Theology of religion has come a long way from the nomenclature of people other than Christians as pagans, heathens, non-Christian to people of other faith. The crux of the issue is not lexicology and the significance of the role and place of salvation in these other religions. The exclusive belonging to the visible Church for salvation is no longer dogmatic requirement. At least since the great Vatican Council II, the salvation of non-Christians is no longer in doubt. All salvation is Jesus Christ. This indicates it is God the father who saves all in Jesus Christ through the power of the Holy Spirit. It seems to me that Vatican II does not say anything about the role if any that is to be assigned to the other religions to which the non-Christian person supposedly saved belongs . The great Council does declare how different religions are related in different ways to the people of God. This raises the question of salvific significance of other religions.
Dominus Iesus teaches that conditions of these other religions are objectively deficient. This means these other religions do not have autonomous contribution whatsoever to make to their followers to their eternal salvations although several of them make soteric claims themselves. All other religions require the mediatary grace of Jesus Christ and some kind of relationship with the Church and with various conditions ( seeking true God in shadows and images, seeking God with a sincere heart or with no faults of theirs are yet to reach an explicit knowledge of God) to be saved. This position can be called the fulfilment theology of religion. All religions are fulfilled in Christianity. This theology is unidirectional and not reciprocal. We can find such fulfilment theologies in the avtatra theology in Hinduism where a local god is thought to be born again as a sanskritic Shiva or Vishnu. Thus, Chinchinath in Chinchinim became sanskritized as Shiva. We can trace such fulfilment theologies in Goa and elsewhere.
All though there are seeds of the Gospel in all other religions and thus all of have traces of divine origin and are thus included in the universal salvific will of God , yet the fact that these religion do not have ex opera operato salvific efficacy is a question for us to think theologically. All the people adhering to these religions, besides the goodness of their life are saved ex opera operantis through the faith of the Catholic Church. This means the religions they follow do provide conditions although deficient to enable their followers to be saved by the merits of Jesus Christ. Therefore, theology of religions cannot dismiss the salvific efficacy of other religion as long as we admit Christo-centricity and Ecclesial link of salvation. Fulfilment theology of religion appears to underline the physical primacy of the Catholic Church. Can we think the primacy of the link of the Catholic Church differently? Perhaps it is possible. This may require us to develop sacramental theology of religions.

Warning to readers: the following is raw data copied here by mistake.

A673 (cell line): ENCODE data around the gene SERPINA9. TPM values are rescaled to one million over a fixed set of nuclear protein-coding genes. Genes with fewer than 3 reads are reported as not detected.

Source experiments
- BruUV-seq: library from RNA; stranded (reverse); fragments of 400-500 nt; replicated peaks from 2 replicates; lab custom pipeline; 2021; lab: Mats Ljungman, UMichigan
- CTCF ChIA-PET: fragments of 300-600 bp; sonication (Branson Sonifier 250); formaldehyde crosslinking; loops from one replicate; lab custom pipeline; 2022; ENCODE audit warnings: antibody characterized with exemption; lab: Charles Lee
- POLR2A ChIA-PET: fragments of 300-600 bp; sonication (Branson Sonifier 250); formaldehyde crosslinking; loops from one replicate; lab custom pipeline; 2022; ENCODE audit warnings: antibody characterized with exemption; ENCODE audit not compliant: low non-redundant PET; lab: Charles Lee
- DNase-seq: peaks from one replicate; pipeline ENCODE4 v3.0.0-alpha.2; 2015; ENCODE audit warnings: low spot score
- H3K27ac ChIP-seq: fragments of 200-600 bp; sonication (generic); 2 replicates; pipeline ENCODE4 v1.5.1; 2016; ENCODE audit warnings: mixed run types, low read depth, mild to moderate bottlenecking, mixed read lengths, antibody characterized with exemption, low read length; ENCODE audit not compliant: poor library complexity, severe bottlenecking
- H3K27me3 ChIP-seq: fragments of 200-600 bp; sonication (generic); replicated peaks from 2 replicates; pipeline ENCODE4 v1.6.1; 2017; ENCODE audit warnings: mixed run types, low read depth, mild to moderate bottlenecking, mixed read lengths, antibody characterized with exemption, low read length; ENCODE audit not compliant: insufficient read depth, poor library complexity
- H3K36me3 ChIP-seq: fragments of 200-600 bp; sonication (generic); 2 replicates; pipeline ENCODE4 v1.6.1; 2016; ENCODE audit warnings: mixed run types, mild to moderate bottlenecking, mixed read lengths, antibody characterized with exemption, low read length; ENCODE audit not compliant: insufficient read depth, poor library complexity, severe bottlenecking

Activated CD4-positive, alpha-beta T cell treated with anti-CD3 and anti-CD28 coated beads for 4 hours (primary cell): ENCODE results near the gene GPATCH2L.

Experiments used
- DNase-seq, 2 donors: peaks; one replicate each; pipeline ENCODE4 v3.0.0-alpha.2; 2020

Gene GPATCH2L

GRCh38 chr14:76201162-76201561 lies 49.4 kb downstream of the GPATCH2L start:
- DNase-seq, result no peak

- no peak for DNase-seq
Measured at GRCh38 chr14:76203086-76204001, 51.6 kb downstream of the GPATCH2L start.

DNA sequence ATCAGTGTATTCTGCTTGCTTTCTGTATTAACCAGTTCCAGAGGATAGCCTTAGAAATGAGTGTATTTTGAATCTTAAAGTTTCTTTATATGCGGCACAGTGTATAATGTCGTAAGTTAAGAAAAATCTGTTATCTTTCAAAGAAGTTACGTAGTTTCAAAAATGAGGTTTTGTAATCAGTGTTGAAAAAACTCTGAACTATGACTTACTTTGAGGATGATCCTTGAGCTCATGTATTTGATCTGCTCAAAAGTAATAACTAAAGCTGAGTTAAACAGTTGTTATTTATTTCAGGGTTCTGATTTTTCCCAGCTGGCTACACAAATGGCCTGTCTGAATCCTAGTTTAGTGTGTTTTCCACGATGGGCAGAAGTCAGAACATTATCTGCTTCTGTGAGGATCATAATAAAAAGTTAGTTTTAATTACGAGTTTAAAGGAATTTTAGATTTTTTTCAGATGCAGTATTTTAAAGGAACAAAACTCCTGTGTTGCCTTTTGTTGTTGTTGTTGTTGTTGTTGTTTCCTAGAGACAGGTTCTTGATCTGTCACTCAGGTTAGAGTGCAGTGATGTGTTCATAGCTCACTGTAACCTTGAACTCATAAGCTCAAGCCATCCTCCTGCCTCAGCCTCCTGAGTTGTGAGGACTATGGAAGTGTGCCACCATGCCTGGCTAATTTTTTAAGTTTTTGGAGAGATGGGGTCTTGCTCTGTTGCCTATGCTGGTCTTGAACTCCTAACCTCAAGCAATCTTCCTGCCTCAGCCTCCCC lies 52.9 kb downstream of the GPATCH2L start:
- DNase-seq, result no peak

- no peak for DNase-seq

A sacramental theology of religions like the fulfilment theology can embrace all religions. It bases on Jesus Christ as the primary sacrament and the Church as secondary sacrament. Church as a secondary sacrament subsists in the Catholic Church but Church as the sacrament is the entire people of God. This means everyone is saved in and through Jesus Christ and through the sacramental relations with the Catholic church. Thus Salvation given to all in and through Jesus Christ operates Sacramentally. It means people from other religions are saved because of their good life and their ways being human within the (deficient) conditions of their religions through the merits of Christs and linkage of the Catholic Church. Sacramental theology of religion therefore, asserts that people of other faith are saved ex opera operato because of the Jesus Christ, the primary sacrament and the Church the secondary sacrament.